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Monad x Momotaro Jeans – button boots review by Indigoshrimp


When MOMOTARO teams up with vintage work bootmaker MONAD from Tokyo, you can expect great things. Mike, who you might now as who you might know as indigoshrimp on instagram or from his amazing blog has taken these boots to town and you can read his review here:

Have you ever thought about how our denim and work boots hobbies could really come together?

 

What if, rather than complimenting each other, they become one thing?

Well, I’ve got something very interesting to show you today:

Button boots! Denim button boots!

Tokyo shoe makers Monad and the jeans makers at Momotaro Jeans have come together to create a truly unique collaboration.

Have you ever seen button-up work boots before?

Me neither. Let’s take a look!

 

Overview

Monad is a new work boot brand from the Model Shoes footwear workshop, who have been crafting gentlemen’s shoes for half a century now, representing a new direction for the shoemaker. As part of the launch of Monad, they’ve collaborated with Momotaro Jeans to create a line of denim-infused boots.

Momotaro Jeans, on the other hand, really needs no introduction for regular readers of this blog – suffice to say that Momotaro is the main line of the denim power-house Japan Blue group.

Two styles of boots have been released for this collab campaign; both the Peco’s style farmer boots and the cap-toe button boots come in either black or brown leathers. The pair I’ve purchased is the quarter brogue button boots in brown Chromexcel.

The uppers (top), made of denim and constructed in the style of jeans, is made by Momotaro in Okayama, the artisan denim capital of the world. The rest of the boots are made by Monad in their Tokyo workshop – next door to the famous The Boots Factory, actually.

Modern button boots have their roots in 19th century British ankle boots, and are nowadays rarely encountered. When you do see them, they tend to remain very dressy shoes, and are usually custom made with sleek toes. This particular pair is perhaps the mid-century Americana interpretation…truly, I’ve never seen a mash-up quite like this one.

 

Shape & Fit

Despite being a button boot, the toe shape and the fit of these Monad x Momo boots is very much that of a work boot.

Similar to other Japanese work boots, the toe box is relatively tall and the up-turn is strong.

The toe is wide at E width, but not overly so compared with other work-style boots. The taper from the toe box downward is significant, with the boots narrowing to a D width at the mid-foot. These boots do not flair back out at the heels, remaining approximately a D width at the back.

Given the work-style toe box, breaking into these boots is pretty easy, even if I did size half-down from my Brannock’s size.

Above the level of the ankle, the boots are extremely comfortable. Even if the denim is dense and relatively heavy at 15.7 oz, it remains much more forgiving compared with leather.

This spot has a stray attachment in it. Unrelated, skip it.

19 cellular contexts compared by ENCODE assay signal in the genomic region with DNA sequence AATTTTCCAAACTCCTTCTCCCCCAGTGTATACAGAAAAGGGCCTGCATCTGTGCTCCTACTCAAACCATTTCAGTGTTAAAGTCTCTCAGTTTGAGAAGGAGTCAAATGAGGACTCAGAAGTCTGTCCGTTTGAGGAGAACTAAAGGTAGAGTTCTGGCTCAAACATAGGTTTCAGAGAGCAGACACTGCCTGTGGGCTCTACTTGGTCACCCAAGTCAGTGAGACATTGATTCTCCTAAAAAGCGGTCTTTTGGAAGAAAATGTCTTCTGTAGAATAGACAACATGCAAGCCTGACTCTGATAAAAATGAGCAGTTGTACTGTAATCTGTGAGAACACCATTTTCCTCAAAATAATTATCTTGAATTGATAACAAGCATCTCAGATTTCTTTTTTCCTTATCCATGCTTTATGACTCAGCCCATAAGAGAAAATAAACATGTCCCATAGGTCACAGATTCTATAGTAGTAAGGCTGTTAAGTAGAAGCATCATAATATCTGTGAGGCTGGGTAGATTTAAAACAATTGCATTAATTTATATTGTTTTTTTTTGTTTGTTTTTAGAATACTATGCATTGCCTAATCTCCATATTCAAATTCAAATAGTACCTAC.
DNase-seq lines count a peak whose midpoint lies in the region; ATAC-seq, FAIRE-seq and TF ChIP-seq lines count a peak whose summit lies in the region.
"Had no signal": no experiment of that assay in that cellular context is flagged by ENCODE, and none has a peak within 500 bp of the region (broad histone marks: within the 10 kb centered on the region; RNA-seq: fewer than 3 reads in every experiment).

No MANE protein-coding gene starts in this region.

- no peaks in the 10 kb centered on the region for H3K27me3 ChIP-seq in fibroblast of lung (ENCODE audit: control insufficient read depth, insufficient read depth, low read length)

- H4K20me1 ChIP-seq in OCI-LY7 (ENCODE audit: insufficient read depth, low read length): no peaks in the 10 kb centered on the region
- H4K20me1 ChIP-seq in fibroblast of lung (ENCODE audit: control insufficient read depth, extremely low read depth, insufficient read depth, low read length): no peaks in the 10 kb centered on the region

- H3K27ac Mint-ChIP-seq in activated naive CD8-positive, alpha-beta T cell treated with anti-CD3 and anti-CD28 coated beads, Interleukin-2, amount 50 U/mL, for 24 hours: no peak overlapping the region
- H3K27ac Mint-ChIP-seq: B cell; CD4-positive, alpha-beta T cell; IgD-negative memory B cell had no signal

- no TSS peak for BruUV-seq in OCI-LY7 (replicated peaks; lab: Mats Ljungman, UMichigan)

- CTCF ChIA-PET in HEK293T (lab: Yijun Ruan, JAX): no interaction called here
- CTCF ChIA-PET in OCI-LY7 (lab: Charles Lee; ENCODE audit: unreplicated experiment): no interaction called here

The back-stay and toe-box required a few days use to break in, but after the first week these boots have been completely comfortable. No blisters this time!

The top (shaft), being made of fabric, fits much tighter on a button boot compared with similarly tall all-leather boots, allowing a sleeker and more refined look. Such a close fit is not possible with thick leathers of course.

Overall, the shape is streamlined at the top and back, with the toe-box being relatively wide and tall. The fit is true to Brannock’s measurements – I’d recommend going true-to-size (US sizing) if you want to wear thicker socks, or size down half for a sleeker look. If your feet are wider than E, do not size down!

 

Leather & Denim

The brown Chromexcel leather featured on these button boots comes from Horween. You’ll have seen Chromexcel dozens of times on this blog already; the important points are that Chromexcel is a full grain, re-tanned (chrome then veg) work leather with a somewhat variegated, glossy finish and a great pull-up. The fact that this leather has been primarily chrome tanned and is stuffed full of fats means that its water resistance is exceptional.

Chromexcel doesn’t age quite as gracefully as full vegetable tanned leathers of course, and the soft temper does lead to easy scratching and scuffing. It also tends to dull over time, but can be easily revived with some care.

Chromexcel became a popular leather in workwear and denim circles earlier this decade, and nowadays is perhaps the signature leather of Americana fashion. It is enjoying a surge in popularity in East Asia as well, with many Korean and Japanese boot makers utilising Chromexcel in the past few years. Chromexcel is a great work leather, and it makes nice work boots.

We can’t forget the denim, however. This indigo twill fabric is the real deal: It begins as ELS cotton from Zimbabwe. Rope dyed with indigo. Woven on a narrow shuttle loom into a dense 15.7 oz denim, which is then sanforised.

In fact, this is one of the denim usually reserved for Momotaro’s ‘Going to Battle’ line of jeans. The denim should fade nicely as the leather achieves patina.  ?

The inside of the boots are lined with leather and a camouflage herringbone fabric from Momotaro.

 

Construction

These button boots are made in two separate locations in Japan. The top is made by Momotaro’s jeansmakers in Okayama, the rest of the boots being made by Monad out of their Model Shoes workshop in Tokyo.

The top portion is made just like jeans, with the same vintage machinery that Momotaro utilises for their jeans. The thick, tea-coloured thread is neatly sewn, piecing together the different panels and also attaching the rolled leather tape which finishes the edges of the denim.